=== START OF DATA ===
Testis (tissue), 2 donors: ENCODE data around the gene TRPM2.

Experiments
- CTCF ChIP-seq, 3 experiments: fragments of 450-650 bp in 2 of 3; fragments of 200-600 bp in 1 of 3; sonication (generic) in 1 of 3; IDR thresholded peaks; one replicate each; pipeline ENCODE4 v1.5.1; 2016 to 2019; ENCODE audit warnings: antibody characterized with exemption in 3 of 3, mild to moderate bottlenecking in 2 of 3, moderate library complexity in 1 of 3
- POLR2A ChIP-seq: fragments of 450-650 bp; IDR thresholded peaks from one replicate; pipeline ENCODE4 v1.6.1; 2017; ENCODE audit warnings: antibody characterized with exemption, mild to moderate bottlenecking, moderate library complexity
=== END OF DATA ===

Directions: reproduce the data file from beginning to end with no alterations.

Testis (tissue), 2 donors: ENCODE data around the gene TRPM2.

Experiments
- CTCF ChIP-seq, 3 experiments: fragments of 450-650 bp in 2 of 3; fragments of 200-600 bp in 1 of 3; sonication (generic) in 1 of 3; IDR thresholded peaks; one replicate each; pipeline ENCODE4 v1.5.1; 2016 to 2019; ENCODE audit warnings: antibody characterized with exemption in 3 of 3, mild to moderate bottlenecking in 2 of 3, moderate library complexity in 1 of 3
- POLR2A ChIP-seq: fragments of 450-650 bp; IDR thresholded peaks from one replicate; pipeline ENCODE4 v1.6.1; 2017; ENCODE audit warnings: antibody characterized with exemption, mild to moderate bottlenecking, moderate library complexity